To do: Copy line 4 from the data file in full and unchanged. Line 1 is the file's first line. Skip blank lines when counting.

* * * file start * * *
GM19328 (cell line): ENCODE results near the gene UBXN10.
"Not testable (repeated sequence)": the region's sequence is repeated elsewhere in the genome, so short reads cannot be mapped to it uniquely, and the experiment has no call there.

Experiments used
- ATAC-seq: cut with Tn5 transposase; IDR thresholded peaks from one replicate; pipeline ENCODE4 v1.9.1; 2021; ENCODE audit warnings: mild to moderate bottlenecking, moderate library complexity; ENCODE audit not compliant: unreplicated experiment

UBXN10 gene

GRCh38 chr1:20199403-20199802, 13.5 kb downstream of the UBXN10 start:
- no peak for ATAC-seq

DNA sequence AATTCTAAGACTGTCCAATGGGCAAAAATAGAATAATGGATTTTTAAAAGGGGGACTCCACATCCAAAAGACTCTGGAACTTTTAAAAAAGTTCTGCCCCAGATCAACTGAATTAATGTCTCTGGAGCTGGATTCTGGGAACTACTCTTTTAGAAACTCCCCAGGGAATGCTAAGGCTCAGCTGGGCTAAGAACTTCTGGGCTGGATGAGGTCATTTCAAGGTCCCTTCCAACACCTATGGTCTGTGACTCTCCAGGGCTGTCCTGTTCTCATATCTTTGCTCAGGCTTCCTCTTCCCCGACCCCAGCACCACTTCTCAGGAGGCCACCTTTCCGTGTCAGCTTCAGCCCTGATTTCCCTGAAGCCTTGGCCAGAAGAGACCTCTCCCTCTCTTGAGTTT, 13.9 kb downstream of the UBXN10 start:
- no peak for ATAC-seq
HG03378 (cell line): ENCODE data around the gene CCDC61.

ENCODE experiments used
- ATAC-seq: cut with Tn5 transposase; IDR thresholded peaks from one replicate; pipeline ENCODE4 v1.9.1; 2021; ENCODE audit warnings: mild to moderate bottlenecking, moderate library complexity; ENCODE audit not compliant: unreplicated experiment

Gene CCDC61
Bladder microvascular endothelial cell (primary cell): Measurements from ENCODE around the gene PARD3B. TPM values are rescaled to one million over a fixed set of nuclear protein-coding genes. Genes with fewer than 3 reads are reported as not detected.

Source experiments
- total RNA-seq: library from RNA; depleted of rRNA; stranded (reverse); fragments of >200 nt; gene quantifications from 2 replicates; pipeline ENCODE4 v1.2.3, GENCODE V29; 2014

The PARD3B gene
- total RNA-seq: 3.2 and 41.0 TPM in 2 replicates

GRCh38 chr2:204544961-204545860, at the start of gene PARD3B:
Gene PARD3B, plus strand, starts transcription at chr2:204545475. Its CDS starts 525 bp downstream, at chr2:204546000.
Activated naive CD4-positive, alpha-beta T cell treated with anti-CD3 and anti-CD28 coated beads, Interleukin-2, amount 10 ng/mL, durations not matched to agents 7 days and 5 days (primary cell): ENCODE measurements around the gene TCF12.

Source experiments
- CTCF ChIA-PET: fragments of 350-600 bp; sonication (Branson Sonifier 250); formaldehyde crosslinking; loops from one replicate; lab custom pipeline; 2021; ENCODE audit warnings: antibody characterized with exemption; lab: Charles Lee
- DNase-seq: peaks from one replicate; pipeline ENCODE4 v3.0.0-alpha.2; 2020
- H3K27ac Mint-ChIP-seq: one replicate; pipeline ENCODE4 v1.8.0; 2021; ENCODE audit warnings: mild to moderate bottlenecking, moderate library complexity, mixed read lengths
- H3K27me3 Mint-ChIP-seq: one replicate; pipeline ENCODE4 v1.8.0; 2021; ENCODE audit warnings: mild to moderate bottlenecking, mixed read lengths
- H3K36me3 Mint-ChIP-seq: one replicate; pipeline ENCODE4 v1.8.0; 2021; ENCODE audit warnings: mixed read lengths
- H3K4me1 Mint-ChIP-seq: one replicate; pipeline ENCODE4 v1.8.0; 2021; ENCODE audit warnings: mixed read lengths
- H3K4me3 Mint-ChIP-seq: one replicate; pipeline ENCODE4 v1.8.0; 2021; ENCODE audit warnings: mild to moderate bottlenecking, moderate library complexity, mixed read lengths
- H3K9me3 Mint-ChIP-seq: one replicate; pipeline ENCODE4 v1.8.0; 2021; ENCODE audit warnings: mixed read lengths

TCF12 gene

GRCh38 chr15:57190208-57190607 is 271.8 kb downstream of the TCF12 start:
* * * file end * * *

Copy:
- ATAC-seq: cut with Tn5 transposase; IDR thresholded peaks from one replicate; pipeline ENCODE4 v1.9.1; 2021; ENCODE audit warnings: mild to moderate bottlenecking, moderate library complexity; ENCODE audit not compliant: unreplicated experiment